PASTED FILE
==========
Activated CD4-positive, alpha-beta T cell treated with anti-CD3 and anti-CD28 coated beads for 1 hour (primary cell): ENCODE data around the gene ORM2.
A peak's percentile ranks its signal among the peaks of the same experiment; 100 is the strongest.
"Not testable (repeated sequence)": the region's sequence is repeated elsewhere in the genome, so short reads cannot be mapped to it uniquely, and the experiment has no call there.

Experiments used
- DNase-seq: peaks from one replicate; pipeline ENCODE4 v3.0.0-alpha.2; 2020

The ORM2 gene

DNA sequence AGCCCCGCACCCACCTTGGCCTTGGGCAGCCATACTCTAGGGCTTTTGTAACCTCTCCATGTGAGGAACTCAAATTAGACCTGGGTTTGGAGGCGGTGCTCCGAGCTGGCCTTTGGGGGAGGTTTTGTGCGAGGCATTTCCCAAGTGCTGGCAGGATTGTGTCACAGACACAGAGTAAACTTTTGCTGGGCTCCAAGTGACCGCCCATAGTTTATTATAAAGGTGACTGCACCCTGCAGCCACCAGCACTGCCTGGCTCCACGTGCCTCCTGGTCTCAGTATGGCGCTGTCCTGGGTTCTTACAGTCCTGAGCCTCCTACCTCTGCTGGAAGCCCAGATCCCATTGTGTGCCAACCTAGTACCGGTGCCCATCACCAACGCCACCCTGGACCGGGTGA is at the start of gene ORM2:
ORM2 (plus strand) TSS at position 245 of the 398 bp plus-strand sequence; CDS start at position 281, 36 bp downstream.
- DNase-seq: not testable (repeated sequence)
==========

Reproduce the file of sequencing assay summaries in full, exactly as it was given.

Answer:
Activated CD4-positive, alpha-beta T cell treated with anti-CD3 and anti-CD28 coated beads for 1 hour (primary cell): ENCODE data around the gene ORM2.
A peak's percentile ranks its signal among the peaks of the same experiment; 100 is the strongest.
"Not testable (repeated sequence)": the region's sequence is repeated elsewhere in the genome, so short reads cannot be mapped to it uniquely, and the experiment has no call there.

Experiments used
- DNase-seq: peaks from one replicate; pipeline ENCODE4 v3.0.0-alpha.2; 2020

The ORM2 gene

DNA sequence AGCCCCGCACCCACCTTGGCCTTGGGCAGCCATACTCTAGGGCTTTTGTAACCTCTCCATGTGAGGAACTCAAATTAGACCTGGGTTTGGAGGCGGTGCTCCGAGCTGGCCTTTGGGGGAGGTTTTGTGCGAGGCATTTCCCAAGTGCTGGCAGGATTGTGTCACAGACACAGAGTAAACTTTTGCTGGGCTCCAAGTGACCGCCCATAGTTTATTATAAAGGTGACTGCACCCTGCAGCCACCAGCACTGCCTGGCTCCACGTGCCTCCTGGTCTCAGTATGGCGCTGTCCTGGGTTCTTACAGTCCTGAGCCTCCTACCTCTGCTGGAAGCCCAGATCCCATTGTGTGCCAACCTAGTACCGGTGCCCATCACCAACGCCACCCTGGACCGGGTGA is at the start of gene ORM2:
ORM2 (plus strand) TSS at position 245 of the 398 bp plus-strand sequence; CDS start at position 281, 36 bp downstream.
- DNase-seq: not testable (repeated sequence)